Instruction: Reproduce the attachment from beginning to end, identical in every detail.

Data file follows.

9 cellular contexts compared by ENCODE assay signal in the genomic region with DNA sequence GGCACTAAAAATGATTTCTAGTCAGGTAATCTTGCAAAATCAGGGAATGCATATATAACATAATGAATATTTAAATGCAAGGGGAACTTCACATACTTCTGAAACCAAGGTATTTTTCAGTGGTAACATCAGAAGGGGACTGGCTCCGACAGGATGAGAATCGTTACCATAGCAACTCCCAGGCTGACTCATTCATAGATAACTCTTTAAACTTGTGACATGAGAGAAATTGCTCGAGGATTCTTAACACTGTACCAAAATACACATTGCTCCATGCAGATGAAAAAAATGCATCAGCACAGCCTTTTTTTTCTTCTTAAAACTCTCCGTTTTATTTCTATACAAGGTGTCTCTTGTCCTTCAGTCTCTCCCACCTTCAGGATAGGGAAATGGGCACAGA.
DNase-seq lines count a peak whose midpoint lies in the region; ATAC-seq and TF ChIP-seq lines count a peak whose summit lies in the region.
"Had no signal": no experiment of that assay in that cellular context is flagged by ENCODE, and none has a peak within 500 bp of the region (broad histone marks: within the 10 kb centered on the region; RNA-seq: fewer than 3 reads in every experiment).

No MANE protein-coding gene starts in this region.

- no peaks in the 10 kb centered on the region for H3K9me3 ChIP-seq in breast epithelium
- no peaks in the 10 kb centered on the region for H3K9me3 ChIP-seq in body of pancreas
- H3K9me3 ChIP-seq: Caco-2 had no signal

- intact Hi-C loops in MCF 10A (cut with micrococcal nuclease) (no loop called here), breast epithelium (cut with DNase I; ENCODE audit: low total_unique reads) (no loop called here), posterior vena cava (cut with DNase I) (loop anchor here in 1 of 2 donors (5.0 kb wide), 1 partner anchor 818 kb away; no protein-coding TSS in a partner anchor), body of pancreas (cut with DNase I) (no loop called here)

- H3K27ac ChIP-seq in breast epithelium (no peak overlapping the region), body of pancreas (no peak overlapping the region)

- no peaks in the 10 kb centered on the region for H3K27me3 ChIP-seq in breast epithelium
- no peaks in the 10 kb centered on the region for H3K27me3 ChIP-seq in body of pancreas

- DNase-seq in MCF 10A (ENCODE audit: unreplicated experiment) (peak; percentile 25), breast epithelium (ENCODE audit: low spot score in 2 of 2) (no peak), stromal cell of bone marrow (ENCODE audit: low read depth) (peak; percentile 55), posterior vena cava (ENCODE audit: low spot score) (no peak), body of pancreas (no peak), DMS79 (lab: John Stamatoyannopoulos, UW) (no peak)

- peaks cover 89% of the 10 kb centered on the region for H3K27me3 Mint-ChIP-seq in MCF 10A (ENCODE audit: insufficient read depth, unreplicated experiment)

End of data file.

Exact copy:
9 cellular contexts compared by ENCODE assay signal in the genomic region with DNA sequence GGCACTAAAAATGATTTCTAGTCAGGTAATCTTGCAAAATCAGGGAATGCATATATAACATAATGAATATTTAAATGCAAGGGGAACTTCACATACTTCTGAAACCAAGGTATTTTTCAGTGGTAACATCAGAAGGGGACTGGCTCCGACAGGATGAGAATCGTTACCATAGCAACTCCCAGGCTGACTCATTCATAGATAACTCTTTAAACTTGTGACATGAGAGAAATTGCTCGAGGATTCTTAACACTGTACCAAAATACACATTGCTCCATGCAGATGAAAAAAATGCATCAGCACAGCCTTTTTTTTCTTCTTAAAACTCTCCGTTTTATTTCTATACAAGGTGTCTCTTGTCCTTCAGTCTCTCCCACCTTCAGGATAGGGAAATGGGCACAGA.
DNase-seq lines count a peak whose midpoint lies in the region; ATAC-seq and TF ChIP-seq lines count a peak whose summit lies in the region.
"Had no signal": no experiment of that assay in that cellular context is flagged by ENCODE, and none has a peak within 500 bp of the region (broad histone marks: within the 10 kb centered on the region; RNA-seq: fewer than 3 reads in every experiment).

No MANE protein-coding gene starts in this region.

- no peaks in the 10 kb centered on the region for H3K9me3 ChIP-seq in breast epithelium
- no peaks in the 10 kb centered on the region for H3K9me3 ChIP-seq in body of pancreas
- H3K9me3 ChIP-seq: Caco-2 had no signal

- intact Hi-C loops in MCF 10A (cut with micrococcal nuclease) (no loop called here), breast epithelium (cut with DNase I; ENCODE audit: low total_unique reads) (no loop called here), posterior vena cava (cut with DNase I) (loop anchor here in 1 of 2 donors (5.0 kb wide), 1 partner anchor 818 kb away; no protein-coding TSS in a partner anchor), body of pancreas (cut with DNase I) (no loop called here)

- H3K27ac ChIP-seq in breast epithelium (no peak overlapping the region), body of pancreas (no peak overlapping the region)

- no peaks in the 10 kb centered on the region for H3K27me3 ChIP-seq in breast epithelium
- no peaks in the 10 kb centered on the region for H3K27me3 ChIP-seq in body of pancreas

- DNase-seq in MCF 10A (ENCODE audit: unreplicated experiment) (peak; percentile 25), breast epithelium (ENCODE audit: low spot score in 2 of 2) (no peak), stromal cell of bone marrow (ENCODE audit: low read depth) (peak; percentile 55), posterior vena cava (ENCODE audit: low spot score) (no peak), body of pancreas (no peak), DMS79 (lab: John Stamatoyannopoulos, UW) (no peak)

- peaks cover 89% of the 10 kb centered on the region for H3K27me3 Mint-ChIP-seq in MCF 10A (ENCODE audit: insufficient read depth, unreplicated experiment)